2. Tim, Gerry,

    Pondering: And whosoever speaketh a word against the Son of man, it shall be forgiven him: but whosoever speaketh against the Holy Spirit, it shall not be forgiven him, neither in this world, neither in the world to come.

    In the context of Only the above verse, does it seem like the Holy Spirit is given pre-eminence over the Son of man?

    In Colossians Messiah is shown preeminence: And he is the head of the body, the church: who is the beginning, the firstborn from the dead; that in all things he might have the preeminence.

    re blashphemy: Ezekiel 20: And I polluted them in their own gifts, in that they caused to pass through the fire all that openeth the womb, that I might make them desolate, to the end that they might know that I am the Lord. {In our day, could describe the normalcy of abortion “rights”.}

    Therefore, son of man, speak unto the house of Israel, and say unto them, Thus saith the Lord God; Yet in this your fathers have blasphemed me, in that they have committed a trespass against me.

    For when I had brought them into the land, for the which I lifted up mine hand to give it to them, then they saw every high hill, and all the thick trees, and they offered there their sacrifices, and there they presented the provocation of their offering: there also they made their sweet savour, and poured out there their drink offerings.

    Tim, interesting and thought provoking subject.

    Thank you for sharing.


    1. I suppose Mt 12:32 (“And whosoever speaketh a word against the Son of man, it shall be forgiven him: but whosoever speaketh against the Holy Ghost, it shall not be forgiven him, neither in this world, neither in the world to come.”) could be received as an elevation of the Spirit above the Son, just as the Father is above the Son. (Jn 14:28) But perhaps this text relates more to function than precedence, due to the way the Spirit is perceived differently than the Son. To speak against the Spirit of God without being able to see and evaluate Him, as one can the Son without seeing Him as divine, seems to imply an outright, deliberate insult to the divine.

      The value in pondering these things, to me anyway, is that I often forget to treasure the Spirit in Himself, distinctly. I think we should treasure each expression of the Godhead uniquely and distinctly.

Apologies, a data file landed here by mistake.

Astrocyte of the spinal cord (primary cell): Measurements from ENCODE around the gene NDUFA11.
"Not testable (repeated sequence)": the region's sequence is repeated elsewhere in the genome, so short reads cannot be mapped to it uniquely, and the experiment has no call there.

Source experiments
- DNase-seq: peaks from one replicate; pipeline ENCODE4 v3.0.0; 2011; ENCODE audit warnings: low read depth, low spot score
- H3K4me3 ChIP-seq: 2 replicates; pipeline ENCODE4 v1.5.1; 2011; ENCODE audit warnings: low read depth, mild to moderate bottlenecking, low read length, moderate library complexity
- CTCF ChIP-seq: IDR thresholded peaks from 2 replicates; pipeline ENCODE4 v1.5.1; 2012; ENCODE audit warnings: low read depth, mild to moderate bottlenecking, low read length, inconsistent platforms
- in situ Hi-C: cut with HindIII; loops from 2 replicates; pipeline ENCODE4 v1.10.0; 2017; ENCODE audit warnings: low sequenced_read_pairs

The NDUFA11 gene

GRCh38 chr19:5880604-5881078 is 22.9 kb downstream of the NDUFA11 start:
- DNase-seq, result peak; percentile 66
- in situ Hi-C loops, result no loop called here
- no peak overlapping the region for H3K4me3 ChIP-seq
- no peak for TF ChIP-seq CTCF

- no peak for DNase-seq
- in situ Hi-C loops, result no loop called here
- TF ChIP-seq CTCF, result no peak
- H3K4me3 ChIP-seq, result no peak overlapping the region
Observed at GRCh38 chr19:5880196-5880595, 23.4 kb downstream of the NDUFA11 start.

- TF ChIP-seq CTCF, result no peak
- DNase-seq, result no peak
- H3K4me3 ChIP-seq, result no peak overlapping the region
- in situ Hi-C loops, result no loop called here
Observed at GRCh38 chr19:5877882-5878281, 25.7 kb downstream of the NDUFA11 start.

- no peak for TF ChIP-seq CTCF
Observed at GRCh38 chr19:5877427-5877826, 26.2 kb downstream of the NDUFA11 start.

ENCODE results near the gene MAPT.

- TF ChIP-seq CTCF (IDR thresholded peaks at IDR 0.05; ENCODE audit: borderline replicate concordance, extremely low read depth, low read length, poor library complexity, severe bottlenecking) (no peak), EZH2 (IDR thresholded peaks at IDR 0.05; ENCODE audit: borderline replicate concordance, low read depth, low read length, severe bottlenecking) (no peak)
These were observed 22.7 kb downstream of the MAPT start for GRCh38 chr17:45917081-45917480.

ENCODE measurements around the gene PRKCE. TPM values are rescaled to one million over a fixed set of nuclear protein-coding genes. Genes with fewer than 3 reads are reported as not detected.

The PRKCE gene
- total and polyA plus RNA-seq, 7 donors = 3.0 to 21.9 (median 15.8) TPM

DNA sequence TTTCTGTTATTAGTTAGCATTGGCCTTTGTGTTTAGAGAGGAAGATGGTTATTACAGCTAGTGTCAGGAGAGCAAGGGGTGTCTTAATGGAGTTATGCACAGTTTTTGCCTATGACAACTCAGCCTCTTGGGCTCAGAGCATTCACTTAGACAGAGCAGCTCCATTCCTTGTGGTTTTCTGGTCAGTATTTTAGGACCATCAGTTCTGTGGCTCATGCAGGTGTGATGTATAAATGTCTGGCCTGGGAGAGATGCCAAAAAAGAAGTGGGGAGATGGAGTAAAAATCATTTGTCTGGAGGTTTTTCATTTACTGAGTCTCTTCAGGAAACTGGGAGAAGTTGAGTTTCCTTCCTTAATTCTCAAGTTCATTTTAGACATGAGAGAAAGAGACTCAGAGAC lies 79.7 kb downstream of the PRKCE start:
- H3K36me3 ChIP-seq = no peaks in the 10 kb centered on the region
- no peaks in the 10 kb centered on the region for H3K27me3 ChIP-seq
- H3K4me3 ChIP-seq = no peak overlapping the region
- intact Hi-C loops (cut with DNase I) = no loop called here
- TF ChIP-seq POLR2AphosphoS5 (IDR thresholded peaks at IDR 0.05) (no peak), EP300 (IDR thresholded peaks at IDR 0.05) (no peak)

3. Aristotle says a life span constitutes an age or aion. So He would say one age is Christ’s birth up until he died. He would say A second age would be while Christ was dead. And Aristotle would say A third age would start when Jesus rose from the dead.

    “Aion, transliterated aeon, is a period of longer or shorter duration, having a beginning and an end, and complete in itself. Aristotle (peri ouranou, i. 9,15) says: “The period which includes the whole time of one’s life is called the aeon of each one.” Hence it often means the life of a man, as in Homer, where one’s life (aion) is said to leave him or to consume away (Iliad v. 685; Odyssey v. 160).” ( (Word Studies in the New Testament by Marvin R. Vincent)
    Replace the English word Age with the original greek word Aion.

    “Anyone who speaks a word against the Son of Man will be forgiven, but
    anyone who speaks against the Holy Spirit will not be forgiven, either
    in this age or in the age to come” (Bible, New Testament, Matthew
    12:32) THE FIRST AGE began at Jesus’s Birth: The “this age”. THE
    SECOND AGE began at Jesus’s Death: “the age to come”. THE THIRD AGE
    began at Jesus’s Resurrection: And is the current age and also is the age when blasphemy against the Holy Spirit is forgiven. The Third Age goes on forever. ALL GO TO HEAVEN because blasphemy against the Holy Spirit is forgiven. Blasphemy against the Holy Spirit is the term word for unbelief. ALL GO TO HEAVEN because ALL UNBELIEF IS FORGIVEN. There is no unforgiven sin. Jesus died for ALL. ALL GO TO Heaven. EVEN THE UNBELIEVERS – Christian Universalism

    I have said it before. Holy Spirit of Jesus Christ is the devil Satan. I am forgiven by God, Jesus Christ, and his Holy Spirit for saying That. And because I am forgiven I will go to Heaven.